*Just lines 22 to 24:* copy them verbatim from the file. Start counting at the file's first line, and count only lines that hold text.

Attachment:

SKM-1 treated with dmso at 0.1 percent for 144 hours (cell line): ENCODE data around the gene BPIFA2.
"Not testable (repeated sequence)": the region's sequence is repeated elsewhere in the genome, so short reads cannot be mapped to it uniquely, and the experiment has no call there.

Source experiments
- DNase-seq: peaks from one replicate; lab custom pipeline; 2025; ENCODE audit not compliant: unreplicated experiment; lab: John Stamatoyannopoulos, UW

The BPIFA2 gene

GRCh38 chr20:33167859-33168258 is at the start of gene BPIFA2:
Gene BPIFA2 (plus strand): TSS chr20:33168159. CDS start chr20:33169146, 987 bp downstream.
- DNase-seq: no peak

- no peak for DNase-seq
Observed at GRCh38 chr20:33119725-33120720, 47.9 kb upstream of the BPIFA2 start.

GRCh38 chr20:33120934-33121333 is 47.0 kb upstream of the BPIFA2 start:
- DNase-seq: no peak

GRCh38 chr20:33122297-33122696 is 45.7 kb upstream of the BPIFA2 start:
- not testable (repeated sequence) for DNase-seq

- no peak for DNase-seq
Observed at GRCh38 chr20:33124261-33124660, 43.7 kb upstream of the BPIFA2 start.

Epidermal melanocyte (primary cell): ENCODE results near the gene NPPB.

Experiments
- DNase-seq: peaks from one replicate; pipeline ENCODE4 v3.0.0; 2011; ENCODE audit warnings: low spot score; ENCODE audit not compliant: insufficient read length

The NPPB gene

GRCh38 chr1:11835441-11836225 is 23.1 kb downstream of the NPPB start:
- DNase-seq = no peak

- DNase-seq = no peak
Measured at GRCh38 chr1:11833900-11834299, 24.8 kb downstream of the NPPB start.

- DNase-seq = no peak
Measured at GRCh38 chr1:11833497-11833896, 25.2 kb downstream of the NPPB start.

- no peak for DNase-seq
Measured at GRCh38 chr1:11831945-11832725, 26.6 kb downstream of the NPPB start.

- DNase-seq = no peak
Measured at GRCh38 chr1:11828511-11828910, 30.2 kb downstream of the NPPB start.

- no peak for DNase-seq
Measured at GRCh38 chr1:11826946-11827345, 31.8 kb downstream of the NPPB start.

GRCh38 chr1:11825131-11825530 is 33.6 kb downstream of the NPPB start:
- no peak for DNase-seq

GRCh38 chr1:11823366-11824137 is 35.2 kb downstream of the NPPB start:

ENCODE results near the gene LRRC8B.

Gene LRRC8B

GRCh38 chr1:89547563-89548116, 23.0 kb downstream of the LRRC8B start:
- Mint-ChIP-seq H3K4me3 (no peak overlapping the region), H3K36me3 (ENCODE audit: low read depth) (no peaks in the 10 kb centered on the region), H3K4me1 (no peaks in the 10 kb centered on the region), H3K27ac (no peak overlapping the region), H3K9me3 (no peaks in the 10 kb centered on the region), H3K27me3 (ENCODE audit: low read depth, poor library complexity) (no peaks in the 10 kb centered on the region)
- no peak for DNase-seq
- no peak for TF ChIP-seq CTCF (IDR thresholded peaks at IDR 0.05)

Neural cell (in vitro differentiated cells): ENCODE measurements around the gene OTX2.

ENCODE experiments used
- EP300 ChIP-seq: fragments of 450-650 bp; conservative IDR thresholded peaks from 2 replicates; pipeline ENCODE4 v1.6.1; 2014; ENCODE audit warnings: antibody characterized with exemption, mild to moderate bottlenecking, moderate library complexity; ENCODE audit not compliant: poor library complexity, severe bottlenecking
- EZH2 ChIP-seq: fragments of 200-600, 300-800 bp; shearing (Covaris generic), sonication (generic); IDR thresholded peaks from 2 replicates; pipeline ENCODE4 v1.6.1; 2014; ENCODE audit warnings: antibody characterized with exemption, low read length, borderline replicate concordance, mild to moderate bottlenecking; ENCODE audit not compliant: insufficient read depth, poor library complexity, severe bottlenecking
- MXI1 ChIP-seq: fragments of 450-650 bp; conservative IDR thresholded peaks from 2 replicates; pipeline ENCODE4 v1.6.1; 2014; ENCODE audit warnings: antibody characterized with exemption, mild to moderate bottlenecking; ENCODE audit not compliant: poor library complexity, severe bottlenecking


- DNase-seq = no peak

- DNase-seq = no peak
Measured at GRCh38 chr1:11833900-11834299, 24.8 kb downstream of the NPPB start.